Application On Investment Portfolios


Summarizing my views, which I would elaborate below, in terms of visualizing risk, the barbell is good for looking at one portfolio, while the pyramid is more for looking at multiple portfolios and a risk overview of your total finances.


Let us take a look at the barbell. Using the balanced Bedokian Portfolio (35% equities, 35% REITs, 20% bonds, 5% commodities and 5% cash), I would place the cash and government bonds at the low-to-no risk portion; corporate bonds, low volatile/defensive equities and REITs at the middle (by the way I am using the handle model, which I will state why later); and the higher volatile/growth counters and commodities at the top. If I have other portfolios using my Central Provident Fund, Supplementary Retirement Scheme monies and/or with my disposal income (investment or trading), I can convert them to barbells, too.


With the few barbells, I will create a pyramid by corresponding their risk levels from each barbell: the high-risk parts will form the apex, the financial instruments in the handles will form the middle (here is the reason why I used the handle model), and the low-to-no-risk parts at the base. To make your pyramid more holistic, you may want to include all other holdings outside of your investment and trading portfolios, such as your emergency funds, cash savings, insurance savings plans, etc.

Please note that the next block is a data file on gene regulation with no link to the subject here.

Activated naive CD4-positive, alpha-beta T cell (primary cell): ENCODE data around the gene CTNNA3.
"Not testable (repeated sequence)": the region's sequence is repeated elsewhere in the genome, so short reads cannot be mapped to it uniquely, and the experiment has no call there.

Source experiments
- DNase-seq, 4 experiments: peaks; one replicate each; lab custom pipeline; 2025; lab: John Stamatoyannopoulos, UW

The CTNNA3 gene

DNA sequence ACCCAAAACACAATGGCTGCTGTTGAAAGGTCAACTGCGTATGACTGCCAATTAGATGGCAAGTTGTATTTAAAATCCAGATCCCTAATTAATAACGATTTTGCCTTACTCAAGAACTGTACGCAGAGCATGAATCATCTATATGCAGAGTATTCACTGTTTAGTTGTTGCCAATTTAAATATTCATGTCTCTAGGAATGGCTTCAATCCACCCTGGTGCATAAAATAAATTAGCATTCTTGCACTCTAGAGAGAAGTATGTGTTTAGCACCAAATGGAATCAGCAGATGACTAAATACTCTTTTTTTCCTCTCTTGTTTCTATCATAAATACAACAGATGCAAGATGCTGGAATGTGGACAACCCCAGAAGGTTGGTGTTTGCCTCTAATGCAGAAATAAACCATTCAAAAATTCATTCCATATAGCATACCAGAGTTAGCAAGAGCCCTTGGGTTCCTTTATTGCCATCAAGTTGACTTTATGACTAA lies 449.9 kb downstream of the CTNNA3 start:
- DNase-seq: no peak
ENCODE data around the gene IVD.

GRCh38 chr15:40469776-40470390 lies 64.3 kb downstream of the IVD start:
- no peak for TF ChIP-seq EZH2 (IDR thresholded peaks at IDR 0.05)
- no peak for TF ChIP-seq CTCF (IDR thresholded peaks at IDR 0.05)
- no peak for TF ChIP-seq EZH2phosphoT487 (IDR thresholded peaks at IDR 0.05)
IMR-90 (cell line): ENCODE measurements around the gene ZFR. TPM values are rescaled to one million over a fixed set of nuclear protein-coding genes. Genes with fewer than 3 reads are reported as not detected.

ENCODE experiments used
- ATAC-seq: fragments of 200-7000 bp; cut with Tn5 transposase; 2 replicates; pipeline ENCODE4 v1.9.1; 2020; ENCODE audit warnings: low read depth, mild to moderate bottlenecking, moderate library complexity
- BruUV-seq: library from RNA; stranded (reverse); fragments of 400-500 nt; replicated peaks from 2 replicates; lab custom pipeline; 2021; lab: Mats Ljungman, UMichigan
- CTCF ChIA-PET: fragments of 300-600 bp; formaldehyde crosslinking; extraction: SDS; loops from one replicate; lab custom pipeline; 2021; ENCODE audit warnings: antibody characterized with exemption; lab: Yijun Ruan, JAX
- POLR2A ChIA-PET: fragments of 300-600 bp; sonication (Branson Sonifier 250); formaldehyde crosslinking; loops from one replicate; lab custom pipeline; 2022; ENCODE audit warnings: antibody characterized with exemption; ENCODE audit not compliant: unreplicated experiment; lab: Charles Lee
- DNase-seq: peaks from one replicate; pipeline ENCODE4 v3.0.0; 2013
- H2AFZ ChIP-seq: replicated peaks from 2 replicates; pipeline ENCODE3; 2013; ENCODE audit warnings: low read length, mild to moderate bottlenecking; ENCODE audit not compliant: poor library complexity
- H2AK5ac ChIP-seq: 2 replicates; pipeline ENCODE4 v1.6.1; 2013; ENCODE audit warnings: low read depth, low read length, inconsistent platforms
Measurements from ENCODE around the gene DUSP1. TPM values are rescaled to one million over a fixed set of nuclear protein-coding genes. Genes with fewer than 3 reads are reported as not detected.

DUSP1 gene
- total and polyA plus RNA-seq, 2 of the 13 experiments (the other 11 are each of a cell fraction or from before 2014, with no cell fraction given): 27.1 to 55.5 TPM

The barbell and pyramid models work well for investors who diversify their portfolios by risk and/or follow the simple equity-bond portfolio. As for myself, I will view them as risk-perspective models that I can transform my pie-chart to for a better understanding. However, I still hold my diversification belief in the order of asset classes, regions/countries, sectors/industries and individual companies and organisations, that would reduce risk.

Sunday, September 20, 2020

Inside The Bedokian’s Portfolio: Keppel DC REIT

Inside The Bedokian’s Portfolio is an intermittent series where I will reveal what we have in our investment portfolio, one company/bond/REIT/ETF at a time. In each post I will briefly give an overview of the counter, why I had selected it and what possibly lies ahead in its future.

For this issue, we will look at Keppel DC REIT.